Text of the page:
Grenada had been recording impressive growth rates in recent years and was expected to grow by 5.7 per cent. in 2004. With significant losses to the main productive sectors of agriculture and tourism caused by the hurricane, the economy is now expected to have contracted by 1.4 per cent. in 2004. Some 90 per cent. of hotel rooms on the island were affected by the hurricane. A staff mission from the International Monetary Fund (IMF) will provide a further update on the post-Ivan macro-economic situation and the prospects for economic recovery at a donor briefing meeting in Barbados at the end of February 2005.
Unemployment has increased with an estimated 40,000 jobs directly affected by the hurricane. However, as the physical reconstruction of buildings and infrastructure gets under way, it is anticipated that unemployment levels will start to decline.
The devastation to the agricultural sector caused by Hurricane Ivan was particularly severe: 95 per cent. of nutmeg treesGrenada's principal export commoditywere uprooted. Regrowth and recovery of the nutmeg industry will take an estimated 710 years. Grenada can, however, continue to export its reserve stocks for the next three years. This should help to cushion the impact of the loss of the trees on the economy. Cocoa was also affected, albeit, to a much lesser extent. 30 per cent. of the crop will need to be replanted, and it is expected that 5070 per cent. of the harvest for next year will be available.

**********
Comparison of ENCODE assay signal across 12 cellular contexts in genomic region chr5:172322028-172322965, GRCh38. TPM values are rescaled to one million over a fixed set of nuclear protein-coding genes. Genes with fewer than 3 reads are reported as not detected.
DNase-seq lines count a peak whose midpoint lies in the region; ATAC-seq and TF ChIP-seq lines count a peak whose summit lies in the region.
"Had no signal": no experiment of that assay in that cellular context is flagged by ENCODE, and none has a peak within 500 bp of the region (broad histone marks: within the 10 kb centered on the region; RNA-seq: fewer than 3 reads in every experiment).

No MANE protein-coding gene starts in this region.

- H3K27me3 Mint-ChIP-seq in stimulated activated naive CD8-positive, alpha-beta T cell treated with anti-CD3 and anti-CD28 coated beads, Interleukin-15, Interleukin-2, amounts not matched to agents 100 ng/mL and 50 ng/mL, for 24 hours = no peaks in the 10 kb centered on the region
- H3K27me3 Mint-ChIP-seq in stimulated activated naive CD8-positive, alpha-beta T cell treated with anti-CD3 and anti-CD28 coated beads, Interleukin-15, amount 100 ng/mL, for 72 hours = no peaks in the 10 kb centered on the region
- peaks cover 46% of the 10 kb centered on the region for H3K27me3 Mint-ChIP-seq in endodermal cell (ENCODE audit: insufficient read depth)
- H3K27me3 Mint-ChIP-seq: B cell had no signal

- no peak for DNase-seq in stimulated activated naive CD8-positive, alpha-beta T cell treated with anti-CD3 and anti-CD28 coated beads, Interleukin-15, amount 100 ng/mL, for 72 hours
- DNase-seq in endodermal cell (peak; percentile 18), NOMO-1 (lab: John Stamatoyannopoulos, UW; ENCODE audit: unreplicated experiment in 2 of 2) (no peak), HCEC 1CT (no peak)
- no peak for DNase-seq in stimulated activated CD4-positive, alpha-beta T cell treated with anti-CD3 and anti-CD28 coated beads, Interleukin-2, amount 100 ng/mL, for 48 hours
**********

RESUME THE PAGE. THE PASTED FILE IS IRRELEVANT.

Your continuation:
At the 19 November donor conference on Grenada, the IMF announced that for the calendar year of 2004, donor contributions would fill the £21 million gap in Grenada's finances. At that time, the IMF anticipated that a financing gap of £4.2 million remained for 2005, which would widen in 2006 to £19.2 million. The IMF currently has a team in Grenada to undertake a fuller assessment of financing needs in 2005 and 2006. The IMF team will brief DFID officials and other development partners on their findings at a meeting in Barbados on 23 February 2005.
One of the key financial challenges for the Government of Grenada is a high debt burden. We are working with the United States Agency for International Development, to provide a team of debt advisers to help the Government of Grenada to restructure its total stock of debt.